The Lantern Books Blog: First Place Winner of the 2005 Lantern Books Essay Contest: Kao Kalia Yang
March 21, 2006 8:30am
The following essay won the $1000 first prize in the 2005 Lantern Books Essay Contest
. You can also read an an interview with the author
To the Men in My Family Who Love Chickens
by Kao Kalia Yang
In 1975, the Vietnam War had ended for the Americans but for the Hmong in the hills of Laos, for those who did not fight on the American payroll, for those who did not know that the Communist Laotian government had issued genocide against the Hmong (to “terminate to the root of the tribe”), death was coming from many directions. Already a third of the Hmong had died in the war. The Hmong were scared of death. And so they ran into the jungle.
My father’s first memory of leaving the country, the land of his buried father, the thatched-roof house where he had been born:
It was nighttime. I could see the roofs of houses in flames. I heard the voices of men and women yelling. My mother, an old woman already, kept urging me to run faster. The pack was too heavy. We had rice and a cooking pot and a blanket and a change of clothes and I had a gun. The gun was in right hand. In my left hand, I held my prized rooster close to my heart. It was only a baby then. Its feathers against my chest, I felt shaking. I did not know if it was the chicken or if it was me.
My father carried the chicken for five months in the jungles of Laos where his family had fled. The rice dwindled and it ended. My father fed the chicken for as long as he could. When my father lost strength because there was nothing to eat and the chicken got tired, he knew he could no longer carry the chicken. He couldn’t eat his friend. He chose to let it die. My father buried the chicken in a small dirt hole he dug with his fingers, beside a tall tree so that the spirit of his chicken could climb up high and know where to look for him if he too should enter the journey to the world of the ancestors.
Thousands of Hmong families ran into the jungle. In the beginning, there was the food they had carried but as time went by, first a year and then another, scavenging for food became difficult, starvation and disease fought on the side of the Pathet Lao soldiers. Hunted by all three, a third of the Hmong population would never emerge.
My family was in the jungle for nearly five years. In the jungle, my father would grow to become a man, he would meet my mother and marry her, my older sister would be born. In the jungle, my family tried very hard to make a life. They found pets.
My uncle Eng caught a wild rooster in a snare he had made. It was beautiful, the size of a grown man’s fist, with feathers as long as his elbows. The little rooster was the most colorful thing he had seen since the family had left their village for the jungle. He was hungry and it was meant to be food. He looked at the rooster and all the color it carried so proudly, and he could not kill it. They had seen so many deaths. The hunger gnawed and death gnawed, but beauty kept it at bay. He decided the rooster would become his pet. He fashioned a small bamboo cage for the rooster, and he attached it to the top of his pack.
A young man with big bones in his face and his ribs hitting against his elbow, a young man with dirty fingers and ripped hands that held on to a gun, he was gentle to the rooster. My grandma carried a memory for many years of how my uncle would crouch in the jungle trail and play with his rooster. My uncle carries the memory of how he did not leave his rooster in Laos:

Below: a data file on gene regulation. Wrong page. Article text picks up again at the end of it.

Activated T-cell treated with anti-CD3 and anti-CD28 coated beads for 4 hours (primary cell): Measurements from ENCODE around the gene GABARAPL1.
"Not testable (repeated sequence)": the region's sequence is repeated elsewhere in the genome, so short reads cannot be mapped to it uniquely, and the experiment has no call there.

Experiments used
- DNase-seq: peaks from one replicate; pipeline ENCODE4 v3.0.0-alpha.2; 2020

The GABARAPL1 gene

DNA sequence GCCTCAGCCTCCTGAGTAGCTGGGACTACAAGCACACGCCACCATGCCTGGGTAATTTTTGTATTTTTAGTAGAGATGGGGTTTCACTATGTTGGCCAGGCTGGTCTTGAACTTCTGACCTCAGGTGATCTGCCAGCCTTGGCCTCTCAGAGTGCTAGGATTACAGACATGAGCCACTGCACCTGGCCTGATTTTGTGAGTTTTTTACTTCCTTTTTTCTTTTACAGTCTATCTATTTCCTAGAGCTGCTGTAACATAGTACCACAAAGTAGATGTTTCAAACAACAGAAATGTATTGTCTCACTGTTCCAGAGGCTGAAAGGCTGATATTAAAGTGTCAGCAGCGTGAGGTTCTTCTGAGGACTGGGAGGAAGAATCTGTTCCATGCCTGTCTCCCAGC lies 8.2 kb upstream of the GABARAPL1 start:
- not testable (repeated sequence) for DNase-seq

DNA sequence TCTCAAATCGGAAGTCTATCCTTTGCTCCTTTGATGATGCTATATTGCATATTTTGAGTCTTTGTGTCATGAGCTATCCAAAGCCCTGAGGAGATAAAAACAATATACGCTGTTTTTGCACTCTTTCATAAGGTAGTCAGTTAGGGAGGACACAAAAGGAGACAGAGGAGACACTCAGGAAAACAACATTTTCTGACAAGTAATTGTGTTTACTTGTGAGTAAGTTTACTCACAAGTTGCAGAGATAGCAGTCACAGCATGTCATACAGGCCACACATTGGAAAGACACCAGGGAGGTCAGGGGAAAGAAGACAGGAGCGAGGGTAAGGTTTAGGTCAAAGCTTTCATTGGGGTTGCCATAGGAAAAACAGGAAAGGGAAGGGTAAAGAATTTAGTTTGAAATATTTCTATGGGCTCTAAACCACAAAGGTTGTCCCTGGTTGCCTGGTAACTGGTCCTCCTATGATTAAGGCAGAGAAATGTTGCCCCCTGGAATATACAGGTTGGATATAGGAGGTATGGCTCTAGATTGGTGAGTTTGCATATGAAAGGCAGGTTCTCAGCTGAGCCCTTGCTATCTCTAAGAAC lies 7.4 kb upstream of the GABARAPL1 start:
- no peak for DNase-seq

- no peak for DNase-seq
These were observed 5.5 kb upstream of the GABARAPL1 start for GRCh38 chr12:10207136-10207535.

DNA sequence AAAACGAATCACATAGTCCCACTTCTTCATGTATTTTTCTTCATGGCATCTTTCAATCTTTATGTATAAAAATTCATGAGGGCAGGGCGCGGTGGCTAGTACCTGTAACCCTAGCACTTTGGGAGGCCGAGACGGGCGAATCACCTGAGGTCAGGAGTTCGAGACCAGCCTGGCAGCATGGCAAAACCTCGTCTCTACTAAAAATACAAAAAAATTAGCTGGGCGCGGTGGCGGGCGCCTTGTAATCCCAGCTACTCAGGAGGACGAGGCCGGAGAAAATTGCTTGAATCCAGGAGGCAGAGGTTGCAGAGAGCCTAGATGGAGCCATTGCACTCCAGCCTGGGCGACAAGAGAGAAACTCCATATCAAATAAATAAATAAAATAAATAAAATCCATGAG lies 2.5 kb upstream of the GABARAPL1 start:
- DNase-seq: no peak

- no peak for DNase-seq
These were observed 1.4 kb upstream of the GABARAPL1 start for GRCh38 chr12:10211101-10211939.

We were on the bank of the Mekong River. It was the raining season and the river was high. The river was loud; it drowned out the wailing of Hmong mothers. So many children were dying in the river. They couldn’t swim. Few Hmong people could—we came from the mountains. I was scared and I knew that I was a weak swimmer and we didn’t have any money to trade for life jackets. We had heard that we could cut bamboo trunks and tie ourselves to them and that way we wouldn’t die by drowning. Everybody was trying to run into the water. There was no more time. I couldn’t leave my little rooster. Who was going to give it food? He liked people. What if he walked up to a man with a gun? I decided that if I lived, he would live with me. I tied myself to the bamboo trunks and I stepped into the water and there was the sound of guns ringing behind us and I asked my father’s spirit to protect us, my rooster and me. I used one of my hands to hold the rooster cage on top of my head and one to move the water. I remember the cold of the water. I remember how silent the rooster was. I remember how, half-way across the Mekong, my hands were both numb but my legs were still kicking the water. The river fought with us. It pushed water into our faces. I closed my eyes but I held on. I swallowed water but I kept the hand with the rooster as high as I could. I didn’t let go. I saw the sun rise on the side of Thailand. I saw the still body at the bottom of the cage. I will never forget how I let the water carry my rooster away from me.
When he felt the sand of the river’s bottom with his feet, my uncle did not know if he was dreaming or if it was real.
Many Hmong people died in the Vietnam War and many died after it. There are so many stories of death that are told in quiet voices in my family. A child that would be born in the safety of the refugee camps of Thailand, I would not know those they speak of. But in each chicken I see—my father and my uncle pointing to this feather or that beak and speaking of how it is just like the chickens they had lost in the war—I feel I know. I know that they had protected for as long as they could lives that were small, that were more helpless than theirs. I know that these two men, my father and my uncle, loved their chickens in the same way that they love their homes in Laos and now in America, the fragile peace that they work so hard each day to hold in their lives.